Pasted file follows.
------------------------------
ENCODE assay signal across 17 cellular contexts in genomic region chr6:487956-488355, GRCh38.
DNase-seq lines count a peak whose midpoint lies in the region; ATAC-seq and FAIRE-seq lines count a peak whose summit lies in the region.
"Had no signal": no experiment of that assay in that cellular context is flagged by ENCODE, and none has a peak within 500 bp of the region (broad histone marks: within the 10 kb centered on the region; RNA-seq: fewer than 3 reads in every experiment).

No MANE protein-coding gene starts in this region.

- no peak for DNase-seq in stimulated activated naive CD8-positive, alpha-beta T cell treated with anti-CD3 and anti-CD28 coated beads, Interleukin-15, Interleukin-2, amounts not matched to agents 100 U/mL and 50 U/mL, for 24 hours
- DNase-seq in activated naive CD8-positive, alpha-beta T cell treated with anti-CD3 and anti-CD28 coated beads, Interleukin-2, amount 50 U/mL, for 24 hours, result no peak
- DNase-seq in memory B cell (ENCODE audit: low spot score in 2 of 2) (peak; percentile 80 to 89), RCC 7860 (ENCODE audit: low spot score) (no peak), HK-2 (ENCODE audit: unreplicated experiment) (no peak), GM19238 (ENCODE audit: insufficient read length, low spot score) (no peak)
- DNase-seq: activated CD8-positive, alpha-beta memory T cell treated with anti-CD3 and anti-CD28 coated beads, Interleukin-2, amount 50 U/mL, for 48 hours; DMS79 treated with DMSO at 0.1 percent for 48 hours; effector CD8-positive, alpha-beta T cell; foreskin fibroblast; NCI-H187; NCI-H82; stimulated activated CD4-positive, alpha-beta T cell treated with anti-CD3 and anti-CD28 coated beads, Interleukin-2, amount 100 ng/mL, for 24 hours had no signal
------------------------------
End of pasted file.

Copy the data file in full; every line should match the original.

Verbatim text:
ENCODE assay signal across 17 cellular contexts in genomic region chr6:487956-488355, GRCh38.
DNase-seq lines count a peak whose midpoint lies in the region; ATAC-seq and FAIRE-seq lines count a peak whose summit lies in the region.
"Had no signal": no experiment of that assay in that cellular context is flagged by ENCODE, and none has a peak within 500 bp of the region (broad histone marks: within the 10 kb centered on the region; RNA-seq: fewer than 3 reads in every experiment).

No MANE protein-coding gene starts in this region.

- no peak for DNase-seq in stimulated activated naive CD8-positive, alpha-beta T cell treated with anti-CD3 and anti-CD28 coated beads, Interleukin-15, Interleukin-2, amounts not matched to agents 100 U/mL and 50 U/mL, for 24 hours
- DNase-seq in activated naive CD8-positive, alpha-beta T cell treated with anti-CD3 and anti-CD28 coated beads, Interleukin-2, amount 50 U/mL, for 24 hours, result no peak
- DNase-seq in memory B cell (ENCODE audit: low spot score in 2 of 2) (peak; percentile 80 to 89), RCC 7860 (ENCODE audit: low spot score) (no peak), HK-2 (ENCODE audit: unreplicated experiment) (no peak), GM19238 (ENCODE audit: insufficient read length, low spot score) (no peak)
- DNase-seq: activated CD8-positive, alpha-beta memory T cell treated with anti-CD3 and anti-CD28 coated beads, Interleukin-2, amount 50 U/mL, for 48 hours; DMS79 treated with DMSO at 0.1 percent for 48 hours; effector CD8-positive, alpha-beta T cell; foreskin fibroblast; NCI-H187; NCI-H82; stimulated activated CD4-positive, alpha-beta T cell treated with anti-CD3 and anti-CD28 coated beads, Interleukin-2, amount 100 ng/mL, for 24 hours had no signal